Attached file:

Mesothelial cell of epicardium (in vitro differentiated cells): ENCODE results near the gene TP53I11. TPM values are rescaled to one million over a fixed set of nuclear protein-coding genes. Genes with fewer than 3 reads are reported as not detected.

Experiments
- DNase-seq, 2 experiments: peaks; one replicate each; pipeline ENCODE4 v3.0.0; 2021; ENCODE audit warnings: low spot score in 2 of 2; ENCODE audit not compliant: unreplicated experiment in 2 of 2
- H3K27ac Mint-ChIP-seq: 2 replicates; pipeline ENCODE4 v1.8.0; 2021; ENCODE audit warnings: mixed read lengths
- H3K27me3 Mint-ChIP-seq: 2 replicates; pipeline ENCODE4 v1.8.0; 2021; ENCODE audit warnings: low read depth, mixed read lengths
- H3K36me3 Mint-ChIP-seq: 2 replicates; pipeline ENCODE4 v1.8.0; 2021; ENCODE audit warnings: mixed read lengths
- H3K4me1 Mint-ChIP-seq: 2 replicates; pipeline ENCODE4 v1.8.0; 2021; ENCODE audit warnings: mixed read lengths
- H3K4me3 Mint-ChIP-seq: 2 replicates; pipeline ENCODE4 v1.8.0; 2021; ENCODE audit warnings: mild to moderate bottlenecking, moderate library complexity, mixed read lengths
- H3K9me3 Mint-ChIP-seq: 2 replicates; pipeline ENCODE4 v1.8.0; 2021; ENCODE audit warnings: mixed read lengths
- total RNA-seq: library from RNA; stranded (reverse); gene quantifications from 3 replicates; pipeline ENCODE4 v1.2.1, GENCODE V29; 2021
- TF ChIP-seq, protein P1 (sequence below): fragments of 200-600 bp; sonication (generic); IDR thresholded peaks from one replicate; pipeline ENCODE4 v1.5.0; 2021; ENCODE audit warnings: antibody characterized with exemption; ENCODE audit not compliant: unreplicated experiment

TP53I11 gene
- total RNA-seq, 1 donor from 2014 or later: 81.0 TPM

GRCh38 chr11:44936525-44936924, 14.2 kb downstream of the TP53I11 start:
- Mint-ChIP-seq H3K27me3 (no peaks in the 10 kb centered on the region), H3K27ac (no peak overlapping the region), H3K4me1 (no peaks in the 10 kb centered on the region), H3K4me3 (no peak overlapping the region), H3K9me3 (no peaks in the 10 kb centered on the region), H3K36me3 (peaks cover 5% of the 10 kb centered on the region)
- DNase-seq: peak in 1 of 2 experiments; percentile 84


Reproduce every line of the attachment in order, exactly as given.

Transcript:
Mesothelial cell of epicardium (in vitro differentiated cells): ENCODE results near the gene TP53I11. TPM values are rescaled to one million over a fixed set of nuclear protein-coding genes. Genes with fewer than 3 reads are reported as not detected.

Experiments
- DNase-seq, 2 experiments: peaks; one replicate each; pipeline ENCODE4 v3.0.0; 2021; ENCODE audit warnings: low spot score in 2 of 2; ENCODE audit not compliant: unreplicated experiment in 2 of 2
- H3K27ac Mint-ChIP-seq: 2 replicates; pipeline ENCODE4 v1.8.0; 2021; ENCODE audit warnings: mixed read lengths
- H3K27me3 Mint-ChIP-seq: 2 replicates; pipeline ENCODE4 v1.8.0; 2021; ENCODE audit warnings: low read depth, mixed read lengths
- H3K36me3 Mint-ChIP-seq: 2 replicates; pipeline ENCODE4 v1.8.0; 2021; ENCODE audit warnings: mixed read lengths
- H3K4me1 Mint-ChIP-seq: 2 replicates; pipeline ENCODE4 v1.8.0; 2021; ENCODE audit warnings: mixed read lengths
- H3K4me3 Mint-ChIP-seq: 2 replicates; pipeline ENCODE4 v1.8.0; 2021; ENCODE audit warnings: mild to moderate bottlenecking, moderate library complexity, mixed read lengths
- H3K9me3 Mint-ChIP-seq: 2 replicates; pipeline ENCODE4 v1.8.0; 2021; ENCODE audit warnings: mixed read lengths
- total RNA-seq: library from RNA; stranded (reverse); gene quantifications from 3 replicates; pipeline ENCODE4 v1.2.1, GENCODE V29; 2021
- TF ChIP-seq, protein P1 (sequence below): fragments of 200-600 bp; sonication (generic); IDR thresholded peaks from one replicate; pipeline ENCODE4 v1.5.0; 2021; ENCODE audit warnings: antibody characterized with exemption; ENCODE audit not compliant: unreplicated experiment

TP53I11 gene
- total RNA-seq, 1 donor from 2014 or later: 81.0 TPM

GRCh38 chr11:44936525-44936924, 14.2 kb downstream of the TP53I11 start:
- Mint-ChIP-seq H3K27me3 (no peaks in the 10 kb centered on the region), H3K27ac (no peak overlapping the region), H3K4me1 (no peaks in the 10 kb centered on the region), H3K4me3 (no peak overlapping the region), H3K9me3 (no peaks in the 10 kb centered on the region), H3K36me3 (peaks cover 5% of the 10 kb centered on the region)
- DNase-seq: peak in 1 of 2 experiments; percentile 84